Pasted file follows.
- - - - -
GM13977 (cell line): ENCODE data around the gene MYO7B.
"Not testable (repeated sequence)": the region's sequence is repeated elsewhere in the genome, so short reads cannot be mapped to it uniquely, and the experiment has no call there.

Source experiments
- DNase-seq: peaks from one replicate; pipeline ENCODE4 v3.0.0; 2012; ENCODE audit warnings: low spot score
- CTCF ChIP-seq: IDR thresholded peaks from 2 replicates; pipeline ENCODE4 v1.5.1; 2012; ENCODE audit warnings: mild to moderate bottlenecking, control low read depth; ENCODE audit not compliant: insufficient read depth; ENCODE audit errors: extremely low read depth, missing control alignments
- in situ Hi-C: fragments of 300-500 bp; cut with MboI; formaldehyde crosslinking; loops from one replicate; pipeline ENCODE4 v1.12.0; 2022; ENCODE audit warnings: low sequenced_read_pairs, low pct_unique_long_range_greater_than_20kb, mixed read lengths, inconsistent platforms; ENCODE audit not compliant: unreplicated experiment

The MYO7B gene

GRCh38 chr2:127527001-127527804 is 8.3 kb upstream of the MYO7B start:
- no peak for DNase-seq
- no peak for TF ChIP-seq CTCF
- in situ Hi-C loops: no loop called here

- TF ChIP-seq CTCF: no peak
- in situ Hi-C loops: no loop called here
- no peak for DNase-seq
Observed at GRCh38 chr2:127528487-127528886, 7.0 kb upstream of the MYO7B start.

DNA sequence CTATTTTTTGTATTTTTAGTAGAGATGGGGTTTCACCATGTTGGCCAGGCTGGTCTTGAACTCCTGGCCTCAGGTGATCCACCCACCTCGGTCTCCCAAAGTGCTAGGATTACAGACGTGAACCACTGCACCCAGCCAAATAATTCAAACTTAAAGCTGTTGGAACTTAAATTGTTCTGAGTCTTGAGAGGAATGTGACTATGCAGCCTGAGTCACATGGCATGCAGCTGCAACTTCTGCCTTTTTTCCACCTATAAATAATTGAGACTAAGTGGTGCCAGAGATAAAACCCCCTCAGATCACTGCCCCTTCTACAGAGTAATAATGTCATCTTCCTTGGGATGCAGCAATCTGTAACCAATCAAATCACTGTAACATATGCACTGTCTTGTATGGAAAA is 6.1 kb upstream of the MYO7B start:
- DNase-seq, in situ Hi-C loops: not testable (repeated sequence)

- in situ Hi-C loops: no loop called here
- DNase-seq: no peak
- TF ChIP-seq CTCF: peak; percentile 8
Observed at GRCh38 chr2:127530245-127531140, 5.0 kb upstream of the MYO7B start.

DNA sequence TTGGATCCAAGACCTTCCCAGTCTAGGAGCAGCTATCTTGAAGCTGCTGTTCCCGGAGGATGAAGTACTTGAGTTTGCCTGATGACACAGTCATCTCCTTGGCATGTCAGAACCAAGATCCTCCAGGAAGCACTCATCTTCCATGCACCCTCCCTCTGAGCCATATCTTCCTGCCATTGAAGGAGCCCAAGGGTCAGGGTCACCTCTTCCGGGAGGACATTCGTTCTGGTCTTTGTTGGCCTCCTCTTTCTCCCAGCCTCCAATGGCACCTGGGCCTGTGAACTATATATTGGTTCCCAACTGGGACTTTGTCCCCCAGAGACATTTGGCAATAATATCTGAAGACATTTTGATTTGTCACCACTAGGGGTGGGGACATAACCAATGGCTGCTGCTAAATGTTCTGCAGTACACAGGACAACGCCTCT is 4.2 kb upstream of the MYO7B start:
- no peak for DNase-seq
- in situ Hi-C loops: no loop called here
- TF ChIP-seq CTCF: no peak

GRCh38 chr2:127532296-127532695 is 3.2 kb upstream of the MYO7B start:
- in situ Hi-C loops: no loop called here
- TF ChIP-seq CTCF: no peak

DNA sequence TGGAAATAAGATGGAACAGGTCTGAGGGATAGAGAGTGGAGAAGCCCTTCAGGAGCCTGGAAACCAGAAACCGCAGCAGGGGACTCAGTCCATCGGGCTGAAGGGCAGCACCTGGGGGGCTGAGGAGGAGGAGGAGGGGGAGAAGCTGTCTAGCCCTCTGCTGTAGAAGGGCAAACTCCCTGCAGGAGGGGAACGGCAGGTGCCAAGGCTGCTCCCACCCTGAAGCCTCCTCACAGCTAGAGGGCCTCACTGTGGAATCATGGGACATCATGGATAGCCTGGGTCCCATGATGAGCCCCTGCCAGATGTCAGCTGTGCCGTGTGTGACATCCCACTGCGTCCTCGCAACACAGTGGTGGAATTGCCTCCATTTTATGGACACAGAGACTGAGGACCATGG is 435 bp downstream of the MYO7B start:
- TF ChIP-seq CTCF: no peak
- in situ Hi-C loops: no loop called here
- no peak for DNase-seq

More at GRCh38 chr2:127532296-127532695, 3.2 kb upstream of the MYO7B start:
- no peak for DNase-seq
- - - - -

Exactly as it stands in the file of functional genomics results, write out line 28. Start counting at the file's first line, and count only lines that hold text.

- TF ChIP-seq CTCF: no peak